Filling in the Blanks

In this blog, I went over a method you can use to “mathematically” categorize a character concept or class. This is largely useful for exploring character concepts in terms of mechanics, taking the key points of what an individual can do and mapping them on the pyramid to roughly gauge where they land class-role-wise.

However, the class pyramid isn’t limited to this use. It can be a very versatile tool if you know how to use it.


Say you use the pyramid to figure which class fits a character concept best. You want to make a character with just a touch of magic and maybe one skill to focus on, but largely they would be combat focused. As far as the pyramid goes, we’d want 2 to 3 points in each of magic and skill with the rest in combat. Generally, somewhere near the top of the pyramid but a couple steps away from the corner.

Before any archetypes, our best bets are Champion, Monk, Ranger, and maybe Inventor or Thaumaturge. With some specialization or archetype support, you can add Barbarian, Fighter, Swashbuckler, Gunslinger, and Magus. Certainly a plethora of options here. Depending on the exact feel and flavor you want, you can make any number of different characters.

Now, let’s instead assume you want to make a character with a healthy amount of skill and magic abilities – ideally about half and half –  and only nominal combat prowess. A role score of C1 M5 S5, give or take a point in each, basically the exact opposite of the previous character. What classes are at the middle of the pyramid’s base? …none, really. Bard is close, and if you made an Eldritch Trickster Rogue it could fit over there. Maybe a Thaumaturge with an archetype to shift its focus. Now, far from it for me to suggest Bard can’t do anything you need, but we’re still looking at three-ish class options? Compared to ten? Not nearly as flush with options.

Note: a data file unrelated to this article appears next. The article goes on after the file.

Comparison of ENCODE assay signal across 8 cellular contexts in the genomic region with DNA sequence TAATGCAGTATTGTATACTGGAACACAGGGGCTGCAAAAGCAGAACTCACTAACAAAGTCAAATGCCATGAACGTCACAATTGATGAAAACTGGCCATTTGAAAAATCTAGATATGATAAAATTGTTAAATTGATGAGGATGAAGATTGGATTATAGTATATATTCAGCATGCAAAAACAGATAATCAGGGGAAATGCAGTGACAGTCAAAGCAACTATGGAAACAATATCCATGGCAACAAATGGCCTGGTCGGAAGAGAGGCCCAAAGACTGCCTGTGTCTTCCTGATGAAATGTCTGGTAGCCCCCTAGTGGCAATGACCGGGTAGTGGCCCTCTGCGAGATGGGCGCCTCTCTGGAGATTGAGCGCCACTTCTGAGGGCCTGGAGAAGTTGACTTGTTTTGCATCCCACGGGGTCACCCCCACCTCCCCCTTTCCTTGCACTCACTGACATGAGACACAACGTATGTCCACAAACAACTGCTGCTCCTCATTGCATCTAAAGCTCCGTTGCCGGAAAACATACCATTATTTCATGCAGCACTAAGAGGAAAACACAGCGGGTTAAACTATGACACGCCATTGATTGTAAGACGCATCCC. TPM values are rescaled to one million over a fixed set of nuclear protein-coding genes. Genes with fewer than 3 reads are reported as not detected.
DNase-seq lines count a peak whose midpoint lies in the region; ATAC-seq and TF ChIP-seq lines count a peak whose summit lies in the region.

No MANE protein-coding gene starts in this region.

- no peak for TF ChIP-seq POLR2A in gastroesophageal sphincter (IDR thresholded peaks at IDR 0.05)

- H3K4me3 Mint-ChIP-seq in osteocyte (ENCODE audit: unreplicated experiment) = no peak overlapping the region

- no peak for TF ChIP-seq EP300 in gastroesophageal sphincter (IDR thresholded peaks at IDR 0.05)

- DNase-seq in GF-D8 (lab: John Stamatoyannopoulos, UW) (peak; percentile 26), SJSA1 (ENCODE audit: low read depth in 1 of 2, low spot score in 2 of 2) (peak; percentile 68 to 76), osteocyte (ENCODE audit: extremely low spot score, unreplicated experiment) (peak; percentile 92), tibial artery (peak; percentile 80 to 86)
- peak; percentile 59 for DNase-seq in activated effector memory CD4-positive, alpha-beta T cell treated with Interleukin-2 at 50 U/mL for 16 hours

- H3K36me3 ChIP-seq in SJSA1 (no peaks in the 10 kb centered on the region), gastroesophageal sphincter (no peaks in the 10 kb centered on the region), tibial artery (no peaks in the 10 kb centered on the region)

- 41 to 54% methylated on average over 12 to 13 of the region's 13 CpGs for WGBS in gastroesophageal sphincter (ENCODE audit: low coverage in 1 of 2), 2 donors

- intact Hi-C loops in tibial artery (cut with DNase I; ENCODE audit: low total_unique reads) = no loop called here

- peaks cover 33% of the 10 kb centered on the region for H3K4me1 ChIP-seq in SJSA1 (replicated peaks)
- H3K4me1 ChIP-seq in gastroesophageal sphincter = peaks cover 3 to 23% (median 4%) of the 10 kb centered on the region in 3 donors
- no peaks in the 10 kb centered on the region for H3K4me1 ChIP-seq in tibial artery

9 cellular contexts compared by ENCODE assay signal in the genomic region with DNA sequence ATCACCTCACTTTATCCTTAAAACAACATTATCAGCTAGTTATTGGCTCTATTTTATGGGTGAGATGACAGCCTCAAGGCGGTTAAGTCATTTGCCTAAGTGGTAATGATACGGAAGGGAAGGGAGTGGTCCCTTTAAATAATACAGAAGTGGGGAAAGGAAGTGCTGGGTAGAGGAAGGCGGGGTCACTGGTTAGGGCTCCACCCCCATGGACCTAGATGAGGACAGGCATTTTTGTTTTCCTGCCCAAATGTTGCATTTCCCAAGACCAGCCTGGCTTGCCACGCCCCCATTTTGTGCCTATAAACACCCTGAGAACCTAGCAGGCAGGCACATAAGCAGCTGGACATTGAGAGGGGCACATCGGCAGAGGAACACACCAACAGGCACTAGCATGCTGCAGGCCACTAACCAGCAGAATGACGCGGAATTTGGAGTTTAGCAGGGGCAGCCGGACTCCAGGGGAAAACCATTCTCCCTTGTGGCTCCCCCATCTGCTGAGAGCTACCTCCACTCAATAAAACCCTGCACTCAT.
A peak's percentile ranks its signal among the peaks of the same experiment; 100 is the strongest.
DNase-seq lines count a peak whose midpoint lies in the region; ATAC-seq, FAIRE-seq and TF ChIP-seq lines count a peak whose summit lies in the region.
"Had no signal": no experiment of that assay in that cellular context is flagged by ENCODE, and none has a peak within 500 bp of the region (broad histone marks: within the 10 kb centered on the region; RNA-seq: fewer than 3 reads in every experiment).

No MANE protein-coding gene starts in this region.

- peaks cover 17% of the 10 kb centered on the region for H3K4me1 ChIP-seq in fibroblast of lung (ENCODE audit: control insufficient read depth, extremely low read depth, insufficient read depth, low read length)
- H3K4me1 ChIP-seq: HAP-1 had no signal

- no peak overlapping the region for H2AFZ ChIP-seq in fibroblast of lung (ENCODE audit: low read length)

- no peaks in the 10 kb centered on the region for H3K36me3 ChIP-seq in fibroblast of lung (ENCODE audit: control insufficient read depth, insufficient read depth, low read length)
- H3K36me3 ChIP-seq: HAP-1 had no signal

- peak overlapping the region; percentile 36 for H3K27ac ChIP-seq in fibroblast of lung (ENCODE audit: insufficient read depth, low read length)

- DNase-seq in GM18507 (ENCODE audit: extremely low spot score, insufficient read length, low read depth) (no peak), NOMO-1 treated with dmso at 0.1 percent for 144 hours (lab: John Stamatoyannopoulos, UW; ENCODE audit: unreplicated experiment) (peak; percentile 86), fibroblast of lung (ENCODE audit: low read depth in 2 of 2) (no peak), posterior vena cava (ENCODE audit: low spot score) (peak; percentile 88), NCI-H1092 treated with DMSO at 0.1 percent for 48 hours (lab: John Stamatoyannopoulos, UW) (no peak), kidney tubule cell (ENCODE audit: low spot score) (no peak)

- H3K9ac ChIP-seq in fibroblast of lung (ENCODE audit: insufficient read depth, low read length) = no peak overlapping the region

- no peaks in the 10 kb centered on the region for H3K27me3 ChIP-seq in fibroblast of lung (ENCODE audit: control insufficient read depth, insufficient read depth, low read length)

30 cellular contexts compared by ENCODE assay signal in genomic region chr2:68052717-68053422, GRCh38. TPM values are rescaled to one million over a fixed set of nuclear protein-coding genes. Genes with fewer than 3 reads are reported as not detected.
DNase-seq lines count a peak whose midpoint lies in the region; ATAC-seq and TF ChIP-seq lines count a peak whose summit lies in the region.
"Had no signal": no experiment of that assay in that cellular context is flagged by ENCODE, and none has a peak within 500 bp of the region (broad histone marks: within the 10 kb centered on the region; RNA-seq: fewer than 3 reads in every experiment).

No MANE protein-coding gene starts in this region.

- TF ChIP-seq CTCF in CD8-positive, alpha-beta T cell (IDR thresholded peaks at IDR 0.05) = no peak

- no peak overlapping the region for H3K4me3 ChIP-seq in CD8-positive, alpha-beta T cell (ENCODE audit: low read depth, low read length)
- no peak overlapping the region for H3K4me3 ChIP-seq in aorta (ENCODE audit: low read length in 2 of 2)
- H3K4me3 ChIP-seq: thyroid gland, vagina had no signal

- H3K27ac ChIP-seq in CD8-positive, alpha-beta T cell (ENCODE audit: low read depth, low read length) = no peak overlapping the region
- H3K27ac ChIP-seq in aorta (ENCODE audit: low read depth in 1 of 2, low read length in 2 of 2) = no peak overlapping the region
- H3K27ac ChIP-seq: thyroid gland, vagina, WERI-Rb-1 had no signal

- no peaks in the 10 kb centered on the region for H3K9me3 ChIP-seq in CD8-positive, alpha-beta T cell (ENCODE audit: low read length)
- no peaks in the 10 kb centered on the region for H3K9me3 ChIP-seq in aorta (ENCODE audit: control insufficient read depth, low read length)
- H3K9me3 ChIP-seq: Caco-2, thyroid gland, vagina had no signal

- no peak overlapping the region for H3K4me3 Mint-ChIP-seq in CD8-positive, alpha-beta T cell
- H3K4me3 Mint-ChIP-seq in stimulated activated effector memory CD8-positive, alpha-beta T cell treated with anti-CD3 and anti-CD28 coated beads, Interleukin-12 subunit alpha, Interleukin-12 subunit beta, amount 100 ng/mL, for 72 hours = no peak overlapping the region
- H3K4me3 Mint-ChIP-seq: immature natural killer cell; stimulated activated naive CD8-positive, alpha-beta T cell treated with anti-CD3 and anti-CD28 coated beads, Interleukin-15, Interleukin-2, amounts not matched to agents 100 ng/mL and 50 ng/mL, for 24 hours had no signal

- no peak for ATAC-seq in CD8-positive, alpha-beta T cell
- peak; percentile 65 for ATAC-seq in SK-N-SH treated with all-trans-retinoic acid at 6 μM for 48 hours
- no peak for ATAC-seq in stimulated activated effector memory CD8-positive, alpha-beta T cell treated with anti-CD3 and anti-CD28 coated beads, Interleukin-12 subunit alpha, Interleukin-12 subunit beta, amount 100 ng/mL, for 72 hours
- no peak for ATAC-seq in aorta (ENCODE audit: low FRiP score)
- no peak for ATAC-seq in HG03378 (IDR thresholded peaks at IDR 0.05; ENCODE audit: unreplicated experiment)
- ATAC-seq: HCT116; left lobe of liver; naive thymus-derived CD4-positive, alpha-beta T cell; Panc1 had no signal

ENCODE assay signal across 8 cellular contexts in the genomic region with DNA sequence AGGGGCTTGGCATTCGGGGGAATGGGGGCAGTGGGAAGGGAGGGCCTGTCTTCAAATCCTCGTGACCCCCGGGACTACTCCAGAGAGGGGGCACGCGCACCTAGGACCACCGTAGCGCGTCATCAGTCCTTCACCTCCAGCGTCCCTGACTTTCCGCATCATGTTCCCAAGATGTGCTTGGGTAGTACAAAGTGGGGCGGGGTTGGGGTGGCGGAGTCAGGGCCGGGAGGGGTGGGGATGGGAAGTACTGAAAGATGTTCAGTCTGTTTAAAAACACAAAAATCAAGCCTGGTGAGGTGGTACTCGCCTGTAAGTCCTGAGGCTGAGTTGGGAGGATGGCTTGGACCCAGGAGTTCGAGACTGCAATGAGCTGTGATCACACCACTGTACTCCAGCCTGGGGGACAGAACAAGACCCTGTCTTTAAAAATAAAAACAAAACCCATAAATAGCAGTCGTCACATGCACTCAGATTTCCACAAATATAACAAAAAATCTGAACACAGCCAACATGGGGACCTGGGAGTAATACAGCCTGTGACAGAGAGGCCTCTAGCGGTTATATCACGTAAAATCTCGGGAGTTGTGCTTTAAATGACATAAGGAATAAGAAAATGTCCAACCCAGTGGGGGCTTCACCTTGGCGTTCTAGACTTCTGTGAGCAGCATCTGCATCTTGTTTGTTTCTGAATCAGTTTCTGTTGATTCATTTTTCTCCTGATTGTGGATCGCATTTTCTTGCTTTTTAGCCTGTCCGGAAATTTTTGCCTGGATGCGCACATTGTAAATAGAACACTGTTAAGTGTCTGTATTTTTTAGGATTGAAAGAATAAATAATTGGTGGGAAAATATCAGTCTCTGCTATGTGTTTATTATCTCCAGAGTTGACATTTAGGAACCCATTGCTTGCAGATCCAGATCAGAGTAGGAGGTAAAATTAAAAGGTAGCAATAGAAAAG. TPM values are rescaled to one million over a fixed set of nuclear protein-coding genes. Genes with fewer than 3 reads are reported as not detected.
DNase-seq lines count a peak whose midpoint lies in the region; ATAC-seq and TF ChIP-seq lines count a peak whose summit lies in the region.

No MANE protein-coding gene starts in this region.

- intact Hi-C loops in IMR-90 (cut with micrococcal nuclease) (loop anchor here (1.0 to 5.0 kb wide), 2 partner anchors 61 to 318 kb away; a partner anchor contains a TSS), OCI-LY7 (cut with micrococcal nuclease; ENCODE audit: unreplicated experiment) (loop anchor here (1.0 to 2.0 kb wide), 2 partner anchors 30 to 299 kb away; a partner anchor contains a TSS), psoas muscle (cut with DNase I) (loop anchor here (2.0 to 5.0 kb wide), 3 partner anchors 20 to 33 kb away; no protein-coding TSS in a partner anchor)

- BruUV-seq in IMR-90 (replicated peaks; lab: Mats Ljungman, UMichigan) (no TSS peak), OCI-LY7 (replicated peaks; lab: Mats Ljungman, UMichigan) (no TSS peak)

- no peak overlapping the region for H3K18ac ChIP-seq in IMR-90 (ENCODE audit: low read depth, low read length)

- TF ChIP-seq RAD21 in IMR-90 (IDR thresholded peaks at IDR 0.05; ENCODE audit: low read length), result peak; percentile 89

The great thing about Pathfinder 2e is that you can absolutely adjust these role values considerably with just a few archetype feats. This void in the pyramid just takes a little extra effort to fill.

Or a whole new class.


Identifying an opening in the design space is one thing. Designing a class around it is another. “Skills and magic” only goes so far, and as stated earlier there are actually a few examples of that in the system already. That really only describes the class’s role. Two major factors make classes with similar role identities distinct from one another: core mechanics and class fantasy.

Core mechanics are a little hard to define but easy enough to identify. What’s the main thing a class does to perform its role? A barbarian Rages to deal more damage and take less. A ranger Hunts Prey to get benefits when fighting a designated target. An investigator Devises Strategems to attack with their intelligence or use other abilities in their kit. Lots of class abilities and feats rely on or augment core mechanics, like the Raging Athlete feat giving skill bonuses while raging or Monster Hunter allowing Recall checks when Hunting Prey. 

Another way to think about it specifically in P2e: what abilities do you get when you take the Dedication feat for a class’s archetype, and what abilities are specifically absent or missing? Both are good indicators. Ranger Dedication gives you Hunt Prey, but you cannot access Hunter’s Edge with the multiclass archetype. Multiclass investigators can get Clue In and Devise a Strategem, but they do not get Strategic Strike and cannot use Intelligence as their attacking stat.